Casting two men in their mid-20s made the most sense to Posner. He said no matter how old they are, it’s true that any two, “interesting and engaged people, who are really great actors could make it work. While that is true, it does feel, down to its core, to be a young man’s play. It’s perhaps that time when the question comes, in your 20s: here I am in life, what now?”
Casting younger actors fits with the fact, as Peakes pointed out, Stoppard himself was not yet 30 when he wrote the play. The original one-act play, Rosencrantz and Guildenstern Meet King Lear was written when the playwright was 27. Two years later the full-length Rosencrantz and Guildenstern Are Dead premiered the Edinburgh Fringe Festival, followed by a berth at the National Theatre of Great Britain and then Broadway.
The genius of Stoppard’s work – that mixture of humor and profundity Posner mentioned – is also a mingling of two theatrical styles. “He has taken the play of Hamlet and his concerns and shifted focus on to these two characters” who are minor, supporting characters in Shakespeare’s play, explained Posner.
But Stoppard doesn’t stop with Shakespeare. “This play has Samuel Beckett woven all through it,” Posner offered. “It owes more than a nod to Beckett, it owes its life to Beckett. You can’t work on this play and not think of Waiting for Godot, in particular.”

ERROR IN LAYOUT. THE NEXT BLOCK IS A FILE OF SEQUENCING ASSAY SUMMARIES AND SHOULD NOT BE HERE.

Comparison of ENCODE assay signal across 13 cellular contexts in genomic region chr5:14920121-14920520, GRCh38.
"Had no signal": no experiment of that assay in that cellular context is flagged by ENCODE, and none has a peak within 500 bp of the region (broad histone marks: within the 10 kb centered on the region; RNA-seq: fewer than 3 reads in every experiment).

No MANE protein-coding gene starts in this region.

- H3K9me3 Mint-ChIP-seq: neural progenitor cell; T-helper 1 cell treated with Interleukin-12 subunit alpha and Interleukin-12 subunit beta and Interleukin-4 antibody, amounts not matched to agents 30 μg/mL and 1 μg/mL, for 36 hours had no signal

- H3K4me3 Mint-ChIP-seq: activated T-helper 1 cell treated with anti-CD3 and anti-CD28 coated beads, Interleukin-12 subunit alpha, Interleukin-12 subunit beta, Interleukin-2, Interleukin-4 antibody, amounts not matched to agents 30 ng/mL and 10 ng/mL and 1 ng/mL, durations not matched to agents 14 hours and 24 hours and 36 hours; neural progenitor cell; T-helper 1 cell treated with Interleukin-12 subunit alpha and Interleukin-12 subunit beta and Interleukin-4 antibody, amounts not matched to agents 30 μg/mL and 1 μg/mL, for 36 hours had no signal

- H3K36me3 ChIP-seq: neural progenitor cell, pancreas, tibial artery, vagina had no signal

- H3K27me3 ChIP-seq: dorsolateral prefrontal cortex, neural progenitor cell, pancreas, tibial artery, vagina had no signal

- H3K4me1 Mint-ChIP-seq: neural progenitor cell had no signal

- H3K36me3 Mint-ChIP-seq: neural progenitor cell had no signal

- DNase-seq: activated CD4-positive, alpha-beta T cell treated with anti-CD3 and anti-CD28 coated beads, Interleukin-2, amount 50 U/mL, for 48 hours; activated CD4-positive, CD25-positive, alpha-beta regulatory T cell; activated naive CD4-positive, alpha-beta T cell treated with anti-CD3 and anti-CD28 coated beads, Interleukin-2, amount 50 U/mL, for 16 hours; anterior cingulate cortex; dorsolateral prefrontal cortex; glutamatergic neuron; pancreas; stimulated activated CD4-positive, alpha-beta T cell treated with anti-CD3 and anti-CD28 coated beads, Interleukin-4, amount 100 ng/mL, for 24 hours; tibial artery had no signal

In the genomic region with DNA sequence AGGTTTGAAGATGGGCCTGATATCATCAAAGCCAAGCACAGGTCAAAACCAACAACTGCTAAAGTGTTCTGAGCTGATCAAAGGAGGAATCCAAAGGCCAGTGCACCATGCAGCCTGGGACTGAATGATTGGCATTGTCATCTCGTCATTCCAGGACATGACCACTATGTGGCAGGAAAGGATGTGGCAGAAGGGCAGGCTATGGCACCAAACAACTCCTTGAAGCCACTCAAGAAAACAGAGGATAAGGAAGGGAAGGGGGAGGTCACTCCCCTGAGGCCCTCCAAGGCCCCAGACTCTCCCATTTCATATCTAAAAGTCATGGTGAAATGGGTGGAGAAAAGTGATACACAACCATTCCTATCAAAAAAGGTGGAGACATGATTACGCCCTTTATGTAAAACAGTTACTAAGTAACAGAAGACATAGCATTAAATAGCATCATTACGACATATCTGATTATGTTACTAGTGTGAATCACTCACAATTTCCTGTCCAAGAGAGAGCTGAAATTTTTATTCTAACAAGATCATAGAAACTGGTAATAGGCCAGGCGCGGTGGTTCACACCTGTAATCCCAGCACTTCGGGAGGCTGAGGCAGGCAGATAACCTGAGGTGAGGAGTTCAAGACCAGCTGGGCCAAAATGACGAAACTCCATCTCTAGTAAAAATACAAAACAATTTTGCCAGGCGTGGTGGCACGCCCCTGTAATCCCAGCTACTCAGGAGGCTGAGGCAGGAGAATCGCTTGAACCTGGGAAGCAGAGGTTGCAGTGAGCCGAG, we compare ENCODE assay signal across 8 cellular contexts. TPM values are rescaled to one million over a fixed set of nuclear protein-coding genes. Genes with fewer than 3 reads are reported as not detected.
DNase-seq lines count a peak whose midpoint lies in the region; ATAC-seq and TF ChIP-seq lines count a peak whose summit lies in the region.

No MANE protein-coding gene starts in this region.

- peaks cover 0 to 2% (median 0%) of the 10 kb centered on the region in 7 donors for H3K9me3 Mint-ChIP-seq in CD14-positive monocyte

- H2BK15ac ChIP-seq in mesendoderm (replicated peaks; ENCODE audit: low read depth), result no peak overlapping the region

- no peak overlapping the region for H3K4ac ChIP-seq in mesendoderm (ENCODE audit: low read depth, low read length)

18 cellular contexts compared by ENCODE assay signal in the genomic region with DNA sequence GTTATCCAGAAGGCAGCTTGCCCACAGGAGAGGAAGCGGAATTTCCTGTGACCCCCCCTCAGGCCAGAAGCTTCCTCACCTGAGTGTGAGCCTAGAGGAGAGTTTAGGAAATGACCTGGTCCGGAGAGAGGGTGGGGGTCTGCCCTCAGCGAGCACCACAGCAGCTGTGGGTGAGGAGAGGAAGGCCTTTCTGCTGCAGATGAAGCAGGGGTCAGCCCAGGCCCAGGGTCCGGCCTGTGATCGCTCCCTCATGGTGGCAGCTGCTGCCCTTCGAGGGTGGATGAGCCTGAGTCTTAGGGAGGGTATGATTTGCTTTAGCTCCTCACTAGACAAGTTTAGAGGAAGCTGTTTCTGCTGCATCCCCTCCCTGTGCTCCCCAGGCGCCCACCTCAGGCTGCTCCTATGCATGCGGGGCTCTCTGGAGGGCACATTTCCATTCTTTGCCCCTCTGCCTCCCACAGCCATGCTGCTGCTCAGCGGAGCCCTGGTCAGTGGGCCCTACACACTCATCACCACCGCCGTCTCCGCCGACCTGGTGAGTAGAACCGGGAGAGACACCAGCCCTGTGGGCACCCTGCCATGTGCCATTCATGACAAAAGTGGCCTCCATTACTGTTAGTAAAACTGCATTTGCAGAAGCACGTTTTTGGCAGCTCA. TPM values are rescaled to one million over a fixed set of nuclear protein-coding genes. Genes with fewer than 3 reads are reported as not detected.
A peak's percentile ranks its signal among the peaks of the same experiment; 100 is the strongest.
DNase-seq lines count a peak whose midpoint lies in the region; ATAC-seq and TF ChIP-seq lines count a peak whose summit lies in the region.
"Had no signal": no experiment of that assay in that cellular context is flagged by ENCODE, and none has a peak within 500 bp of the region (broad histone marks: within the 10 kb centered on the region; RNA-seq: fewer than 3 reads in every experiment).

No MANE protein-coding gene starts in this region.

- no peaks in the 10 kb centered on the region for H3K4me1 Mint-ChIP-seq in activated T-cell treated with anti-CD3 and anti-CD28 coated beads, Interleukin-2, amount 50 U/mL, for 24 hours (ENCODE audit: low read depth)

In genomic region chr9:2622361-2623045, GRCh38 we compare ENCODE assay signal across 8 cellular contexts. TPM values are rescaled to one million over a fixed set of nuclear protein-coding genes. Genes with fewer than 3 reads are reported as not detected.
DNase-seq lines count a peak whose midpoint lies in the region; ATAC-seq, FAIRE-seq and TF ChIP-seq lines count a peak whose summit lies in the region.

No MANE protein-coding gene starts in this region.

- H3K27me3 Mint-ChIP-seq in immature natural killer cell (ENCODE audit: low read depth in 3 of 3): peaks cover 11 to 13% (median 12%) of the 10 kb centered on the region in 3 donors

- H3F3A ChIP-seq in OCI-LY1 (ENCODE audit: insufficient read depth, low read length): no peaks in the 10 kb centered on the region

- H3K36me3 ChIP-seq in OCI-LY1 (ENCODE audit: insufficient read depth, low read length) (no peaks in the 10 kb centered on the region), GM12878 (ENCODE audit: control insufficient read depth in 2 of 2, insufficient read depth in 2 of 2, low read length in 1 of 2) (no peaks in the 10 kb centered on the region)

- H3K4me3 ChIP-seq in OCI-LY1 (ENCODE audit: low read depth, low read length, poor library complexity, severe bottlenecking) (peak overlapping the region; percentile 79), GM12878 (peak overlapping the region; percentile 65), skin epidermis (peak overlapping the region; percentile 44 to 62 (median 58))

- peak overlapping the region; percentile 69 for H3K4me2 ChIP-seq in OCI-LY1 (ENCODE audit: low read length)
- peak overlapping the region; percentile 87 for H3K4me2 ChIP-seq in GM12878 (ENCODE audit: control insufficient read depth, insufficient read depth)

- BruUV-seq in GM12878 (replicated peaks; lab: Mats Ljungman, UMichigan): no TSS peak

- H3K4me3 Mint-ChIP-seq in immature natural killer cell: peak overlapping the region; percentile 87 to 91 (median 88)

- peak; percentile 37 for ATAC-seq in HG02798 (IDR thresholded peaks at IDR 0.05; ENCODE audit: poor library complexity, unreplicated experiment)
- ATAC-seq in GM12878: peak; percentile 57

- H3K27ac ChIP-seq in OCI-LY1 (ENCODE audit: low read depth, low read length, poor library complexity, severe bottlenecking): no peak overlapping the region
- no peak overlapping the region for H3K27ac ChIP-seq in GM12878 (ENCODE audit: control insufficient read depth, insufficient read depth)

As a playwright and theatre artist, Posner has had many influences. “There are some other playwrights that I would credit as my greatest influences, but people like Beckett and Stoppard are in there as well, along with Luigi Pirandello.” Their appeal? “These writers look to the nature of theatrical performance and the relationship between our own lives and the lives that we present onstage. As for Rosencrantz and Guildenstern, Stoppard is engaging in those questions in really, really fun ways.”
The director and his actors all also agree that this production has been a dream to work on. Brown enthused, “There is a general consensus around our cast and crew and our whole production team that there is something a little magic about this show. Things have come together in such a quick and easy way.”
Peakes repeated the sentiment by saying, “We are very fortunate. The technical elements, the acting elements, the music – there’s a lot of live music. We are really blessed to have every single door open and there would be be someone who knows what they are doing. And they are passionate about the final result, fully invested.”
The ensemble nature of the production is also something they marveled at, according to Brown. “You are not going to be able to watch this show and say ‘Oh, so-and-so is responsible for this.’ Everybody’s got their hands in everything. It takes a village and this is mostly our shared village’s production of Rosencrantz and Guildenstern Are Dead.”
The end result, added Peakes, is satisfying for both the company onstage and for the audiences. “You are going to get everything for your money – complexity, great comedy. You are going to be surprised and moved. Some people won’t want to come because they think Stoppard is too complex. It is complex, but it is also wildly accessible. It will engage you, which is why we do this, to share the experience with an audience. And you get to come to the Folger, one of the great theatre venues in the country. This is my tenth or eleventh show here and that stage is incredible.”